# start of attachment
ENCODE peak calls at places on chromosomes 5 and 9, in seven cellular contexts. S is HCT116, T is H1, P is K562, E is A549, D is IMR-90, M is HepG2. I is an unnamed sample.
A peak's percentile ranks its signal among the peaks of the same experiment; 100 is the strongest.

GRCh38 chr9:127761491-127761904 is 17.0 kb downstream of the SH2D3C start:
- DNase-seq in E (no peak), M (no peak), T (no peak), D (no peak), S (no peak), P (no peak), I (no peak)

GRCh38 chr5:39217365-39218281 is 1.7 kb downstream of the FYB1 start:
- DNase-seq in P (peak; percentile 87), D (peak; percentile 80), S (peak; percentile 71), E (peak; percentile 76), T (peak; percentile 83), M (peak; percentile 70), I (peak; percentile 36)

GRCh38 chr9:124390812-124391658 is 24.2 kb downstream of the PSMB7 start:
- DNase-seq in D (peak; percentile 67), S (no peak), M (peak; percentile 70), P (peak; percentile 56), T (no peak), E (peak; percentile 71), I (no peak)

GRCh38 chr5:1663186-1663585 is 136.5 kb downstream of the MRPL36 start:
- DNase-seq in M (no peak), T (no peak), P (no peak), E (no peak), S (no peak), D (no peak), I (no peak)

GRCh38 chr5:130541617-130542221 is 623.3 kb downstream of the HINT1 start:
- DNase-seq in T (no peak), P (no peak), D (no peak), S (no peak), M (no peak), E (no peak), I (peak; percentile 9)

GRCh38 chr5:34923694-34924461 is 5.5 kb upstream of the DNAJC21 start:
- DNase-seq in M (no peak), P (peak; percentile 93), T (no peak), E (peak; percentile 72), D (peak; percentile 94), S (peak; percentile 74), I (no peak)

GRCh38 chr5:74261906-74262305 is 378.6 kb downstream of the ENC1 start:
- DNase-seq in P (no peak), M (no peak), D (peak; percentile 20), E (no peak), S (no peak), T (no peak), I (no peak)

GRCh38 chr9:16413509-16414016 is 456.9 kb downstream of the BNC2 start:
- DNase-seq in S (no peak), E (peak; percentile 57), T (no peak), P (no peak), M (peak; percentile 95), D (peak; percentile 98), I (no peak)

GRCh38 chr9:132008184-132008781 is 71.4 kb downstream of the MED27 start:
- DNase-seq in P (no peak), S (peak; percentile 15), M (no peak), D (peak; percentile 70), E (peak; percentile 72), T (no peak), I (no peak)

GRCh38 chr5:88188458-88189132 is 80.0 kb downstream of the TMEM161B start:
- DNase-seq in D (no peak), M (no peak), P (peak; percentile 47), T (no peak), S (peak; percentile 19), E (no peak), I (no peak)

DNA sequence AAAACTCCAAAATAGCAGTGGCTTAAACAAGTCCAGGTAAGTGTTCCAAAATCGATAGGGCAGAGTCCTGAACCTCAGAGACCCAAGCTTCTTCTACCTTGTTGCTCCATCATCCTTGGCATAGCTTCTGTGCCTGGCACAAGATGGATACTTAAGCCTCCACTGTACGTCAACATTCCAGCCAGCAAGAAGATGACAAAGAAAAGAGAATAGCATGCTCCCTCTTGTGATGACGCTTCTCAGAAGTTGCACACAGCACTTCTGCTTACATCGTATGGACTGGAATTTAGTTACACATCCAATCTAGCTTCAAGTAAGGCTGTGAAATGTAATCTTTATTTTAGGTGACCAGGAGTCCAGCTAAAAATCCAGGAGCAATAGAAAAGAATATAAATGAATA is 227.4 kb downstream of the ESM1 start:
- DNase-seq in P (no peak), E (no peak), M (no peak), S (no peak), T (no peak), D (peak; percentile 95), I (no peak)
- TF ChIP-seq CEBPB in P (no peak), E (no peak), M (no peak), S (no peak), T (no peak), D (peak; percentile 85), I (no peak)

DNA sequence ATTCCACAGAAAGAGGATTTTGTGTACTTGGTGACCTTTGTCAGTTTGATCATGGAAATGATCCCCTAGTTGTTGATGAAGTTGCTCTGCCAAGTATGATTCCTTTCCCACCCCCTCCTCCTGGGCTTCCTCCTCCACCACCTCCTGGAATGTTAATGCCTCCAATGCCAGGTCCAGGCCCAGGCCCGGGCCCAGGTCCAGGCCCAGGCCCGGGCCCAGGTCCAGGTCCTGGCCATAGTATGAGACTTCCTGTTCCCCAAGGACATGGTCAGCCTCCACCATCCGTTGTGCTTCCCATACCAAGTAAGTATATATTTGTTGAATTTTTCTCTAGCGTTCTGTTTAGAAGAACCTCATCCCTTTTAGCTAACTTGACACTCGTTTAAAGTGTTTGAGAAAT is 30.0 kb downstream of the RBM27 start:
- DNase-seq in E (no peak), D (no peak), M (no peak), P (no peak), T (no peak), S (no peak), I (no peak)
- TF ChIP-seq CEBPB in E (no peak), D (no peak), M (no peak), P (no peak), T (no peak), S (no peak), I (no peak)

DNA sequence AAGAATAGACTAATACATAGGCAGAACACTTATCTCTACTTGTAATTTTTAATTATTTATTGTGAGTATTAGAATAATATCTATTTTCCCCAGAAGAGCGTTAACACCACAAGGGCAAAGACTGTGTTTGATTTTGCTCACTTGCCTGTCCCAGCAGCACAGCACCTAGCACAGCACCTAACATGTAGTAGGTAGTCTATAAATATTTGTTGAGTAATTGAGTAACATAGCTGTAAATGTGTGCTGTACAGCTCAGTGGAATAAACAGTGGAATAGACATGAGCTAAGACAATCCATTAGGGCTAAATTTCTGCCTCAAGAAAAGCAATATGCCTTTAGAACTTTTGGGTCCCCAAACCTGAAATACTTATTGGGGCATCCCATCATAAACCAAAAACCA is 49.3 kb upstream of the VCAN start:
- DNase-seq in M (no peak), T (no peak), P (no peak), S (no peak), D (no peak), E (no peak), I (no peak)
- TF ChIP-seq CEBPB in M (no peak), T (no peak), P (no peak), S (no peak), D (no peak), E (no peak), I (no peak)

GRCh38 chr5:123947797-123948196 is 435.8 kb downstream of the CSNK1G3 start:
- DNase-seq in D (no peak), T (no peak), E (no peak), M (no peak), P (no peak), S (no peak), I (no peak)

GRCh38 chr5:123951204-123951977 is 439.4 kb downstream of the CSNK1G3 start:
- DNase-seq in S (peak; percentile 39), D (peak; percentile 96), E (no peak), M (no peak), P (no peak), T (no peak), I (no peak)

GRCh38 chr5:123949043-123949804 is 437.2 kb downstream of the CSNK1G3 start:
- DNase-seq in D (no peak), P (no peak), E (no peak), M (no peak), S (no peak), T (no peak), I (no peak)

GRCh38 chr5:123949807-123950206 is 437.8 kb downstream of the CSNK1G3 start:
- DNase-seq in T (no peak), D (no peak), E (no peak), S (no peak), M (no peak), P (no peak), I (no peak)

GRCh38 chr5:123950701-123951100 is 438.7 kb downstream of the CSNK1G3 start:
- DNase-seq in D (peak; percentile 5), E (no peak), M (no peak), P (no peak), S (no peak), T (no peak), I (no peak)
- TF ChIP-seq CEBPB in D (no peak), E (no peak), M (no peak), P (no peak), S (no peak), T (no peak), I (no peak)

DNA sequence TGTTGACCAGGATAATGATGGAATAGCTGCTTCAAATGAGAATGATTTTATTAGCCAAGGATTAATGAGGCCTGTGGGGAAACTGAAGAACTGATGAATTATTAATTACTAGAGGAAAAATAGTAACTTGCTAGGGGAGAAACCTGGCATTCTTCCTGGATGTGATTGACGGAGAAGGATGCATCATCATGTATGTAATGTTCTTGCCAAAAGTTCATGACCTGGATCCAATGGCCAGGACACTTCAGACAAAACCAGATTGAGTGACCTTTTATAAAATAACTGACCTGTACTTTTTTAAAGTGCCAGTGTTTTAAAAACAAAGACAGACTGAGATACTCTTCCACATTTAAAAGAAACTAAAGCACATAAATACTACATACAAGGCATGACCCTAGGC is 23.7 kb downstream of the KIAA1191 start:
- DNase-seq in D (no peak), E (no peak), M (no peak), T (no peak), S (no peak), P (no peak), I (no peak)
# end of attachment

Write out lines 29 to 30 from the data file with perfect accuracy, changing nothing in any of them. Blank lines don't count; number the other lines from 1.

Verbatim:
DNA sequence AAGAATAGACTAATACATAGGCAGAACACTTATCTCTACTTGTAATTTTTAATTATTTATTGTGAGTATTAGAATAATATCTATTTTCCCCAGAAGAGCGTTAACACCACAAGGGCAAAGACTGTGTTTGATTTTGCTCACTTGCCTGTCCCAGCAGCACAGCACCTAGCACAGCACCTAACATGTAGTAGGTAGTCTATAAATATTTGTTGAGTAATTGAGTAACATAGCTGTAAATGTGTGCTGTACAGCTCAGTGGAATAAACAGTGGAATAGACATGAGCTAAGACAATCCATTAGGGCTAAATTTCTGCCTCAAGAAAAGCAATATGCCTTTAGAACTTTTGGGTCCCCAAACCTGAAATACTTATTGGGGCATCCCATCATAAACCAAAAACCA is 49.3 kb upstream of the VCAN start:
- DNase-seq in M (no peak), T (no peak), P (no peak), S (no peak), D (no peak), E (no peak), I (no peak)